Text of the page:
One area where Quickstart enhances the SDK capabilities is an integration testing framework for repository customizations that also supports continuous integration and, to some extent, delivery. After we presented this framework during Tech Talk Live #69 (see video above), the 1.1 SDK added a similar capability—however, that solution has been a bit unreliable. We contributed the Quickstart testing framework to the SDK team and are hopeful it will be incorporated in the near future. We are excited that the 2.1.0 version includes support for the Share Page Object testing extensions to Selenium WebDriver that was, and continues to be, developed by the Share engineering. This will make it much easier to create tests for UI customizations and to make sure our customizations don’t unexpectedly break existing capabilities provided with the products.
With the project structure we used before Quickstart, it often took us between four and eight hours to get a full development environment (just the Alfresco pieces) installed and configured. With Quickstart, we’ve reduced this to around two or three hours.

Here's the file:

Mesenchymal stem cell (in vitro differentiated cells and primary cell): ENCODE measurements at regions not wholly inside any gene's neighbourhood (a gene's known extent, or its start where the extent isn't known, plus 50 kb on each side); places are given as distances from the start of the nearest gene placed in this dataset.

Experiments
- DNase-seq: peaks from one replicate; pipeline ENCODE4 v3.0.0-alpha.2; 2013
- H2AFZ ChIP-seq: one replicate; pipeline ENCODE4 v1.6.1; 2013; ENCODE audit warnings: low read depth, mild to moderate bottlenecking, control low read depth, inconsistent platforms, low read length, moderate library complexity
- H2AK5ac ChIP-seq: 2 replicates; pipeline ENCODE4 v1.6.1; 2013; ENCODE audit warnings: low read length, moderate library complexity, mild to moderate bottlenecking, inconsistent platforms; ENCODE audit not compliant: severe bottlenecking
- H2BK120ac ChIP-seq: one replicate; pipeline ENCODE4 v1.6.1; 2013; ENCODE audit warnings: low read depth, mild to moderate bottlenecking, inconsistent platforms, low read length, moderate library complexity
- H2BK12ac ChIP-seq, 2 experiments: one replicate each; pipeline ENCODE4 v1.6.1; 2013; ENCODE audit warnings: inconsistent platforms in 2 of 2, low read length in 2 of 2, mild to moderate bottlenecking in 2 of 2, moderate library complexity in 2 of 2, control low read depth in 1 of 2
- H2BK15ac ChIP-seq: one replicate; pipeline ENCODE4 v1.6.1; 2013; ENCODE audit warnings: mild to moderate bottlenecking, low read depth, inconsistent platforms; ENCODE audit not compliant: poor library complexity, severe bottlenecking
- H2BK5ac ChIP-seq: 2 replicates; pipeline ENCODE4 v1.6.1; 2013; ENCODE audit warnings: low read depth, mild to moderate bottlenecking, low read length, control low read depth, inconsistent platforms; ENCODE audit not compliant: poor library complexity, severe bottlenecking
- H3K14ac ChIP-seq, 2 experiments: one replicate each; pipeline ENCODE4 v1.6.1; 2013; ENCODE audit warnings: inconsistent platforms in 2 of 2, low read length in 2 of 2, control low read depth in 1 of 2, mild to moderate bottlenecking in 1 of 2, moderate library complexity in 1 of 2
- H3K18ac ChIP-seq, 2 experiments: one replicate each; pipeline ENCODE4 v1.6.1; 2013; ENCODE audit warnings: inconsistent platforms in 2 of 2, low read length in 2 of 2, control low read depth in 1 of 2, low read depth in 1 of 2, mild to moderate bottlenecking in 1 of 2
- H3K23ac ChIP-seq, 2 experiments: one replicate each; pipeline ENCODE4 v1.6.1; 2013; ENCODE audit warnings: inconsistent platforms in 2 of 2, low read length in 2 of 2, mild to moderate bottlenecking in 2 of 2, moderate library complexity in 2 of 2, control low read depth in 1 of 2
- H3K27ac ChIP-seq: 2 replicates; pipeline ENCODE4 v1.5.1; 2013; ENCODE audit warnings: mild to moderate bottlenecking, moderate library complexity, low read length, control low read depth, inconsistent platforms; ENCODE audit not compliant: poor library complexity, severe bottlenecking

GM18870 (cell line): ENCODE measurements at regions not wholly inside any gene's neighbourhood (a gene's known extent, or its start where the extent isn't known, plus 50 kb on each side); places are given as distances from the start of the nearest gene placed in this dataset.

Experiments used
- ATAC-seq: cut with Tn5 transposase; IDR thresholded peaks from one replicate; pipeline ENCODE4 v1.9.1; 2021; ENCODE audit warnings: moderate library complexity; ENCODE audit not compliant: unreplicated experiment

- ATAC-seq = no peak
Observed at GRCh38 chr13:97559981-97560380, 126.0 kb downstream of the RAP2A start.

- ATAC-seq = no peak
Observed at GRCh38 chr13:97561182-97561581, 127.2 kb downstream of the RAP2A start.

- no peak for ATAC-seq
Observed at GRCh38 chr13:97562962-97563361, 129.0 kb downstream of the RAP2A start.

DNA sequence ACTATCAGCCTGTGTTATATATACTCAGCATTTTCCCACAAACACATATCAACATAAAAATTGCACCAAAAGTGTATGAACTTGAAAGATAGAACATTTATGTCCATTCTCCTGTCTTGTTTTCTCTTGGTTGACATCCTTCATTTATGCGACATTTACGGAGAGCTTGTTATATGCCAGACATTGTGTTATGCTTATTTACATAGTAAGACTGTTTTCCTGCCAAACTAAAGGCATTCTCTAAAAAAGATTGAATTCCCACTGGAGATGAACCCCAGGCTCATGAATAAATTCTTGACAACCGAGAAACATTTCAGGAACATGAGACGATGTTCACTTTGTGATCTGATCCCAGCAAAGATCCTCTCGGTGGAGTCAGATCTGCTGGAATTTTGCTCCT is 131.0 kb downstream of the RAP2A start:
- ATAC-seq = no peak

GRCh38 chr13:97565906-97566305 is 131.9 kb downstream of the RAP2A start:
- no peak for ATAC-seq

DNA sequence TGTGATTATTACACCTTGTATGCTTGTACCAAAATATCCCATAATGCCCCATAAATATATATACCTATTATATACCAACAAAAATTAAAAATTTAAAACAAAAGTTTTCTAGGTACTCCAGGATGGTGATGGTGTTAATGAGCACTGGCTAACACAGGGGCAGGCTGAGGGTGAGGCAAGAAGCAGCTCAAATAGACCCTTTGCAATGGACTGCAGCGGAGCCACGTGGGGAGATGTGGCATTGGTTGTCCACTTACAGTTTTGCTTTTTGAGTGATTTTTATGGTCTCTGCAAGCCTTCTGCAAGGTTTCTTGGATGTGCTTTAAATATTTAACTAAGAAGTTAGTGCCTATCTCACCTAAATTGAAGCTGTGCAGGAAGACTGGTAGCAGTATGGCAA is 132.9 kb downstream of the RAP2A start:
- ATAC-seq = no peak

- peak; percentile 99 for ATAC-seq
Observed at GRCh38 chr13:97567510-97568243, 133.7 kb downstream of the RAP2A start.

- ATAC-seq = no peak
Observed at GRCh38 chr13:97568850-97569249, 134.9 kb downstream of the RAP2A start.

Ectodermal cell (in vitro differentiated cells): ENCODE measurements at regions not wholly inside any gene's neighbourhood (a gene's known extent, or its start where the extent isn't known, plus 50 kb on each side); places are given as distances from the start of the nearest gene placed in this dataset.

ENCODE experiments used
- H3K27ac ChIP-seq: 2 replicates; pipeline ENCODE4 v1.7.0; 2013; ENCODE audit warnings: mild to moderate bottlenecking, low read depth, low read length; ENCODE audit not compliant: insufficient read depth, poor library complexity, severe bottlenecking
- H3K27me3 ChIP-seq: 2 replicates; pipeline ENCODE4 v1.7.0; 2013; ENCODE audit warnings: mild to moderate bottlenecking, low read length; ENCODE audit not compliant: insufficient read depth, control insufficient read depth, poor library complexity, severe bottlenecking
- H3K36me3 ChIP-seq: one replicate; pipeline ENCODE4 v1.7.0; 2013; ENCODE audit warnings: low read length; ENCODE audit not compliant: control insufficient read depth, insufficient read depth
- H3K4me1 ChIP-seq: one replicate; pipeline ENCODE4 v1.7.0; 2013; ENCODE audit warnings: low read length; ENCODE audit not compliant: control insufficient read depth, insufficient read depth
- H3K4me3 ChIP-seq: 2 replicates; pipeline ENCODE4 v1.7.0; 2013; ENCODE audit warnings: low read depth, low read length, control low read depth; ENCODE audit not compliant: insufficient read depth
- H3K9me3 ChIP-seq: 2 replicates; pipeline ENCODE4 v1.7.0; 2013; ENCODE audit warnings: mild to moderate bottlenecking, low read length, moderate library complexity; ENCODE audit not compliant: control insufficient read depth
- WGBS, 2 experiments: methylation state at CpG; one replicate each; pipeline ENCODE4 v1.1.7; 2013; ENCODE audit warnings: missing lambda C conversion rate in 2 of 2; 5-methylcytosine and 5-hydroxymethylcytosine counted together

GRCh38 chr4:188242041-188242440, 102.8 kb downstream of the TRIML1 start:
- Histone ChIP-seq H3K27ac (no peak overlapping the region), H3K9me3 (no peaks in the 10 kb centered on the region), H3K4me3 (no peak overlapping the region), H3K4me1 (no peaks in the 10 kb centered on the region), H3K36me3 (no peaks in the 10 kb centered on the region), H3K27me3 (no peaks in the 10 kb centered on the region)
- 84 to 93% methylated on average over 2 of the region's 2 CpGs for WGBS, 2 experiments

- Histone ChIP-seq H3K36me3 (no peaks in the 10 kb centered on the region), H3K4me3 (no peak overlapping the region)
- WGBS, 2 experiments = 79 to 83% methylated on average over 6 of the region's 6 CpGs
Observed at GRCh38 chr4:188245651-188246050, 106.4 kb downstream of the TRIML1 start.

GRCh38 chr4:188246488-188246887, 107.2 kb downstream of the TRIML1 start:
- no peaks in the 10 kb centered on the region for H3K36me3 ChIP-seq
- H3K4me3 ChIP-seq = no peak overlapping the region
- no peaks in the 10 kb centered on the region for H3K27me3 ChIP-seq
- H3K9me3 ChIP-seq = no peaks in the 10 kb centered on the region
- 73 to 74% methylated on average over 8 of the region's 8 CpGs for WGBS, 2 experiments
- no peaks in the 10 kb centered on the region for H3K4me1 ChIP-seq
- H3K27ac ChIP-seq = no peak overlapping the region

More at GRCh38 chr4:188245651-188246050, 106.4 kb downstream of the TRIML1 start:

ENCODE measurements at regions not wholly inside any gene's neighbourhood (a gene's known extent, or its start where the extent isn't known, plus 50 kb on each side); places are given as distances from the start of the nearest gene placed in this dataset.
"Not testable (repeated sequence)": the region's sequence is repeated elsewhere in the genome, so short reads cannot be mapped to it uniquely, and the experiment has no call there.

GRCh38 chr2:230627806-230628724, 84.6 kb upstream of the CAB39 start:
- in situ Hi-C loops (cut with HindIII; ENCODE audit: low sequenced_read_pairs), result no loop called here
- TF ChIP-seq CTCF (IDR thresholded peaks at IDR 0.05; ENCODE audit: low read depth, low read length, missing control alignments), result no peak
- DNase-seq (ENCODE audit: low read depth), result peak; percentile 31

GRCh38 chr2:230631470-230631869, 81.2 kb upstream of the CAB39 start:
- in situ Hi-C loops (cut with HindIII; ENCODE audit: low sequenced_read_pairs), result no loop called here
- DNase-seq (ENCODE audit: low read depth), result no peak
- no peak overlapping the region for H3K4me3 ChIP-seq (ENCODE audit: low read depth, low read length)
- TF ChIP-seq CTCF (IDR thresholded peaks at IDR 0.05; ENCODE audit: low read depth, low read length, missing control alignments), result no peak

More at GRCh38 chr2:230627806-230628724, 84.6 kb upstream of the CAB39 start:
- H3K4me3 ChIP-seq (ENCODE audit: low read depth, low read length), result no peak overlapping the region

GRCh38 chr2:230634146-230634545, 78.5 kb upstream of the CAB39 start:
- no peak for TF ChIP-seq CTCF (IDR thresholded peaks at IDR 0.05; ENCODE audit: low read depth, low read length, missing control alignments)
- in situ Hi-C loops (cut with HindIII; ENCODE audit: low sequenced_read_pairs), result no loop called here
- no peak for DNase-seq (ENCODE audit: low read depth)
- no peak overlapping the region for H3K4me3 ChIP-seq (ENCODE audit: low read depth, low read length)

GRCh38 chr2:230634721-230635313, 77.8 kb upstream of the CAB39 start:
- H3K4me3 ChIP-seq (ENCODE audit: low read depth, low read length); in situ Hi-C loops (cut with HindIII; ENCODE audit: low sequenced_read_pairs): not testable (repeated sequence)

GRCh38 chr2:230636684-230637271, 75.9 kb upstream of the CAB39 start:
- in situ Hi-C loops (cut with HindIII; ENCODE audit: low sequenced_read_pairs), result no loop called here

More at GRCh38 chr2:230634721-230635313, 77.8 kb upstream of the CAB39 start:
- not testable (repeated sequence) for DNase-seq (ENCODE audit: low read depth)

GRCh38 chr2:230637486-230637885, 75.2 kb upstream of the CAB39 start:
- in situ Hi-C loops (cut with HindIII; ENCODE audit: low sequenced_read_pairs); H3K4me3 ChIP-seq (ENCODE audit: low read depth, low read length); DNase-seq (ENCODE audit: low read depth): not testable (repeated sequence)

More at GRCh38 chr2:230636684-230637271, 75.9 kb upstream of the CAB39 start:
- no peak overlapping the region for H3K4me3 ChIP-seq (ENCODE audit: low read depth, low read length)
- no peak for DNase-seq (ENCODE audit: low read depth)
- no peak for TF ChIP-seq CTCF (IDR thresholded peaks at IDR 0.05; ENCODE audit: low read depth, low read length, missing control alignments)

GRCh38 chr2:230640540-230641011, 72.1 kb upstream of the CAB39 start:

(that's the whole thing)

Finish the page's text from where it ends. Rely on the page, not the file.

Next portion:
We often need to work on code for multiple projects in any given week. In order to handle this, and to accommodate customer variations, we usually set up our development environments in Virtual Machines (VM). Nearly every time we’ve had to start from a base OS machine.
Typically, one team member sets up the initial VM, installs the development tools, and sets up the project structure. Then the VM is shared with all of the team members. We make heavy use of VM snapshots and usually someone keeps a pristine copy of the VM that tracks releases. Should a new developer join the project, or an upgrade be performed, we utilize this pristine copy. Often these VMs are over 40GB, requiring a substantial amount of time just to copy the data.
At Zia, we’ve been testing a few different code review approaches. Some projects are doing regular reviews (weekly for example), others are focusing on reviewing each new significant feature. The ability to create pull requests from forks and branches in BitBucket and GitHub has provided enough of a framework for us so far—though we’d love to incorporate more tooling around code quality and coverage to provide consistent feedback to users.